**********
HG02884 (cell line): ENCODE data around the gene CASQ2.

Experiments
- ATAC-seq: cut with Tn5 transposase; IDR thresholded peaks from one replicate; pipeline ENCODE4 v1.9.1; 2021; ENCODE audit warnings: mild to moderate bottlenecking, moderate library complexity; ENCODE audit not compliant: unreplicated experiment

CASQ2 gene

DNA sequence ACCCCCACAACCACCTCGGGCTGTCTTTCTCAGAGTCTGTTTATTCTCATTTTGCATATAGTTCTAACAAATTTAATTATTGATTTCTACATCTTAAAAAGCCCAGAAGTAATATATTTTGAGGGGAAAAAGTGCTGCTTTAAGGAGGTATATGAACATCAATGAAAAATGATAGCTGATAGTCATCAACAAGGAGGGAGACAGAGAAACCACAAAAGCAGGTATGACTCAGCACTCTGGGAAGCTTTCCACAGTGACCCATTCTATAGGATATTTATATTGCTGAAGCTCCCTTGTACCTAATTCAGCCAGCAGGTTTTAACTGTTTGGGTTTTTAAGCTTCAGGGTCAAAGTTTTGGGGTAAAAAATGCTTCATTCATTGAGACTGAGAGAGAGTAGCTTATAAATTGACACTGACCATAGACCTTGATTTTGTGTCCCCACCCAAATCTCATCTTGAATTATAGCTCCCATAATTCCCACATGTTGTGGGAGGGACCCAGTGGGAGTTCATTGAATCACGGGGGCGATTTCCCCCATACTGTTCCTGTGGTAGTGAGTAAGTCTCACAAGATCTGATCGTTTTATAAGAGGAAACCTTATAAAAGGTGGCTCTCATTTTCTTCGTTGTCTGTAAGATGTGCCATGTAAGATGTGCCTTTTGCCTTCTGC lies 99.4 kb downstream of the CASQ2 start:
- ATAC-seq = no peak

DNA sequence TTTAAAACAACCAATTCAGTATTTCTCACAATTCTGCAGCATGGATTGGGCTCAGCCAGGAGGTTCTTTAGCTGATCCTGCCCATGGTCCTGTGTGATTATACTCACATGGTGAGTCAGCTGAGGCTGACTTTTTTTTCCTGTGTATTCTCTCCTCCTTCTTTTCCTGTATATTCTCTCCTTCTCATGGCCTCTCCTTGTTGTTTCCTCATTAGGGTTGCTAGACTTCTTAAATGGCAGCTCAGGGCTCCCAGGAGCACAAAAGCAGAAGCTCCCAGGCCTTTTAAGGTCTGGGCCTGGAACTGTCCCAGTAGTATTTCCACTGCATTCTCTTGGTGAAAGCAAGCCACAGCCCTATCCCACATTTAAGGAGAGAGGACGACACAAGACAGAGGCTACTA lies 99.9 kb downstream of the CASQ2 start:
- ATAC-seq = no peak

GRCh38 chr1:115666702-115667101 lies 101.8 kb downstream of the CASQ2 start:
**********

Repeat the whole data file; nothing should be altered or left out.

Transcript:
HG02884 (cell line): ENCODE data around the gene CASQ2.

Experiments
- ATAC-seq: cut with Tn5 transposase; IDR thresholded peaks from one replicate; pipeline ENCODE4 v1.9.1; 2021; ENCODE audit warnings: mild to moderate bottlenecking, moderate library complexity; ENCODE audit not compliant: unreplicated experiment

CASQ2 gene

DNA sequence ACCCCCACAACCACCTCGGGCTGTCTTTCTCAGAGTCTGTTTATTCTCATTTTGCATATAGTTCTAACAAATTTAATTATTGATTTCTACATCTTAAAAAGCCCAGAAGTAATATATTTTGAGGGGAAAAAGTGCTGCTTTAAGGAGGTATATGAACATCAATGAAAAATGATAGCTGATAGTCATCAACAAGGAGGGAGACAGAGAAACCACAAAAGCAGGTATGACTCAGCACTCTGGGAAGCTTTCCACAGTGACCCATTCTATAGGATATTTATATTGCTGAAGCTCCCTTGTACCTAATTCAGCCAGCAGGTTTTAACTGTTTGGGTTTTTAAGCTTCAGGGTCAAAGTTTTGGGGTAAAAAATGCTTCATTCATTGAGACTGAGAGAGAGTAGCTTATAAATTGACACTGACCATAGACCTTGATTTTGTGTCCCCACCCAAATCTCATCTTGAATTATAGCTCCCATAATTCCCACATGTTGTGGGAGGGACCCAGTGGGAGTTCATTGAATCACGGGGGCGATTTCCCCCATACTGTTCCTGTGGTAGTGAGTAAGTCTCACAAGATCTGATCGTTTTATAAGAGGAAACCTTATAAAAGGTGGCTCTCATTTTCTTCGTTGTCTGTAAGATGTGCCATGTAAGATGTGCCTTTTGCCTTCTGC lies 99.4 kb downstream of the CASQ2 start:
- ATAC-seq = no peak

DNA sequence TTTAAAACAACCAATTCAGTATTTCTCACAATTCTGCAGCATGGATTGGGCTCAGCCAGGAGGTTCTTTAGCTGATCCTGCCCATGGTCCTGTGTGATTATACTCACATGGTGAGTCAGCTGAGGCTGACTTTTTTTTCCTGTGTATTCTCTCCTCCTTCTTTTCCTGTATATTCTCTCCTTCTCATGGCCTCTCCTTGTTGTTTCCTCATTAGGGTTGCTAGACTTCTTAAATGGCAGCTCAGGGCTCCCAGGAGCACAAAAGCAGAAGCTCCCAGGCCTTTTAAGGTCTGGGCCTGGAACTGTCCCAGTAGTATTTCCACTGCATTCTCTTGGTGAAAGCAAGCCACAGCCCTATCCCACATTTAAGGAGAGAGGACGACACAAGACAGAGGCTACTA lies 99.9 kb downstream of the CASQ2 start:
- ATAC-seq = no peak

GRCh38 chr1:115666702-115667101 lies 101.8 kb downstream of the CASQ2 start: